Musical “Grease” to rock E. Turner Stump Theatre

Brooke Bower

TV2 Story

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The set designers were busily painting a ‘50s scene, the actors were stretching in preparation and the lighting crew was looking for battery chargers before the “Grease” rehearsal on Tuesday night.

They have been preparing since November and now they are ready to open the curtain of “Grease” Friday at 8 p.m. in E. Turner Stump Theatre. “Grease” runs Feb. 18-27. Guest director and Kent State alumnus Michael McIntosh wants to shed a new light on the classic ‘50s love story.

“It’s really exciting, and a fun rock ‘n’ roll concert,” McIntosh said. “It’s a reboot of the show since it’s bigger, louder and raunchier.”

McIntosh has performed in “Grease” and directed the show many times. Connie Hecker, assistant set designer and theatre studies graduate student, said it has been interesting working with a university budget and trying to maintain McIntosh’s professional standards.

““We’re all having a lot of fun letting out our inner rock star,” said Melissa Cotton, senior musical theatre major, who plays Sandy.”

“He’s directed it before, and he has a really unique take on the whole experience,” said Melissa Cotton, senior theatre studies major, who plays Sandy. “Instead of trying to sell it like a musical or a play he’s trying to sell it as a rock concert. We’re all having a lot of fun letting out our inner rock star.”

Cotton said there is a misconception that Sandy is “a goody-goody and changes herself for a guy.” She added that Sandy is hardcore, and everyone can relate to having an inner personality they’re trying to let out.

Jason Leupold, senior theatre studies major, said it has been an interesting process trying to find his character, Danny.

“When he is with his fellow T-Birds he is a legend, the coolest guy around town, but when he is around Sandy his more sensitive side comes out,” Leupold said. “It’s been interesting to get the two sides and play each up.”

He has been putting in six nights a week of rehearsals after returning from winter break. Before the break, they rehearsed a few times to learn the music and were expected to learn their lines over the break.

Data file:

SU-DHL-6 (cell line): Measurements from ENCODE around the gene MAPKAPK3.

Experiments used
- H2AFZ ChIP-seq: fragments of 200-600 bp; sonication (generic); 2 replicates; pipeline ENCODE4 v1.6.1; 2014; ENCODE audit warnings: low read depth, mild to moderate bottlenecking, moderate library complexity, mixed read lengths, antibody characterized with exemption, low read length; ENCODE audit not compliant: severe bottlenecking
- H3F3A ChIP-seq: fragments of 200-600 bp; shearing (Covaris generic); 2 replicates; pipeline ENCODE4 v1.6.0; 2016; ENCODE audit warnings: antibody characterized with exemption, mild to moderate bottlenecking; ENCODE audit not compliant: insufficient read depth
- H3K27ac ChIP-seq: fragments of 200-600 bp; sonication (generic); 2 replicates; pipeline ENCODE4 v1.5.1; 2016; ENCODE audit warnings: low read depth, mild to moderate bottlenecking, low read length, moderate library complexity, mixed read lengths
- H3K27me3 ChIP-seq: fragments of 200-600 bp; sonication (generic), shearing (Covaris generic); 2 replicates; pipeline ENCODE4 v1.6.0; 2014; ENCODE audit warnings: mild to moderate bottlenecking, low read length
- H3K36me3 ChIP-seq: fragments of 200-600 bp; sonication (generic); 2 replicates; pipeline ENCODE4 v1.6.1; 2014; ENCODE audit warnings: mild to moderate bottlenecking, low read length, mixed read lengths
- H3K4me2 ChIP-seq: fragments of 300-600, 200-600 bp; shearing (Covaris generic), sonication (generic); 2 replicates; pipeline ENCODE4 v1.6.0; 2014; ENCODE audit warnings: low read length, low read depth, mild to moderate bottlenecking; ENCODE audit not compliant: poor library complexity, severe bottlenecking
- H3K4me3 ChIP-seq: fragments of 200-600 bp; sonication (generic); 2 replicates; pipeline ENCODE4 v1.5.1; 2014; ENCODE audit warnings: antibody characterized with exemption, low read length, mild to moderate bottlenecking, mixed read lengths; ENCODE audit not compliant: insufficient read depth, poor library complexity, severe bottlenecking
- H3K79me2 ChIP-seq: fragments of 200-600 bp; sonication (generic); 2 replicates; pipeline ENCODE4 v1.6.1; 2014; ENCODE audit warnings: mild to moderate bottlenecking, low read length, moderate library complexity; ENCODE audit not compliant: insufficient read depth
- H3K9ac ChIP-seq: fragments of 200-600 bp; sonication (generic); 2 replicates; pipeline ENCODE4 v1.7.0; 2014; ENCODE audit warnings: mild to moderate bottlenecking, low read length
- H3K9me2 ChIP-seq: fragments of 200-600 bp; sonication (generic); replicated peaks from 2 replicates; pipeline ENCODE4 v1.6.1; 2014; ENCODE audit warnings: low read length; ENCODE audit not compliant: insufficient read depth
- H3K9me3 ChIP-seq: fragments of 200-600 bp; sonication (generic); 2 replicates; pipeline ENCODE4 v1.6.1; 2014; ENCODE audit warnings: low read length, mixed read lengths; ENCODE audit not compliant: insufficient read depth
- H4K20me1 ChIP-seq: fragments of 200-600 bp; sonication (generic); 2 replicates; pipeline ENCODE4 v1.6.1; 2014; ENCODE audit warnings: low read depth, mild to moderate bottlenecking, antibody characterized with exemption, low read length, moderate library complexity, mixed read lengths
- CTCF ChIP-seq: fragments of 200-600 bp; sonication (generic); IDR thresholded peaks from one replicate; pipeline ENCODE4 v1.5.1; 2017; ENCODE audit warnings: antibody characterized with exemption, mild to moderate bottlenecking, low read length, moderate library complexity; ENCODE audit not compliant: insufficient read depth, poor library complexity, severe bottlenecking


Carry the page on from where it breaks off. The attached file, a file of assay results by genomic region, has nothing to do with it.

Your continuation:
“I started preparing for ‘Grease’ by doing a lot of research on the fashion and the music we listen to,” Cotton said. “I wanted to see what it was like to be a teenager then.”

Hecker said her preparation process started last semester with research on the time period.

Grease” Information:

Feb. 18, 19 and 22-26 will be at 8 p.m. and Feb. 20 and 27 at 2 p.m. in the E. Turner Stump Theatre.

Tickets are $8 for students, $12 for seniors and $16 for adults. .

“We had the designs all made in November,” said set designer Raynette H. Smith from behind a desk covered in a variety of art supplies. “We had a little building done before Christmas break, and we’ve been going full blast since we’ve been back.”

Smith and Hecker joked with each other about the hours they’ve spent working on the set of “Grease.” Hecker said she’s been putting in six to seven days a week in the scene shop.

“We hope that every single backdrop adds to the show or else it is a waste of our time,” Hecker said while painting a large sign. “It isn’t just stuff to look at that’s pretty. It has a use and a purpose to help further the show.”

McIntosh said the set will feature large moving pieces such as a set of bleachers and a burger bar. Along with the ‘50s props, the show is using 250 costumes and a rented package of rock ‘n’ roll flashing lights. He said they have a guest choreographer from New York, Felicity Stiverson. Jonathan Swoboda, an assistant professor and featured keyboard artist for Mannheim Steamroller, is the music director for the eight-piece band.

“I started talking to the department about the show two years ago,” McIntosh said. “It has been a long process, but now we have a first-class team working on this.”

Cotton said playing Sandy is going to be a memorable experience.

“It’s a really fun way to end my time here at Kent,” she said. ‘It’s been a fun experience working with a large cast and a guest director. I’ve been trying to embrace it while it lasts. I’m going into a career where I probably won’t get a role like this for a long time, so I’m trying to treasure it.”

Contact Brooke Bower at [email protected].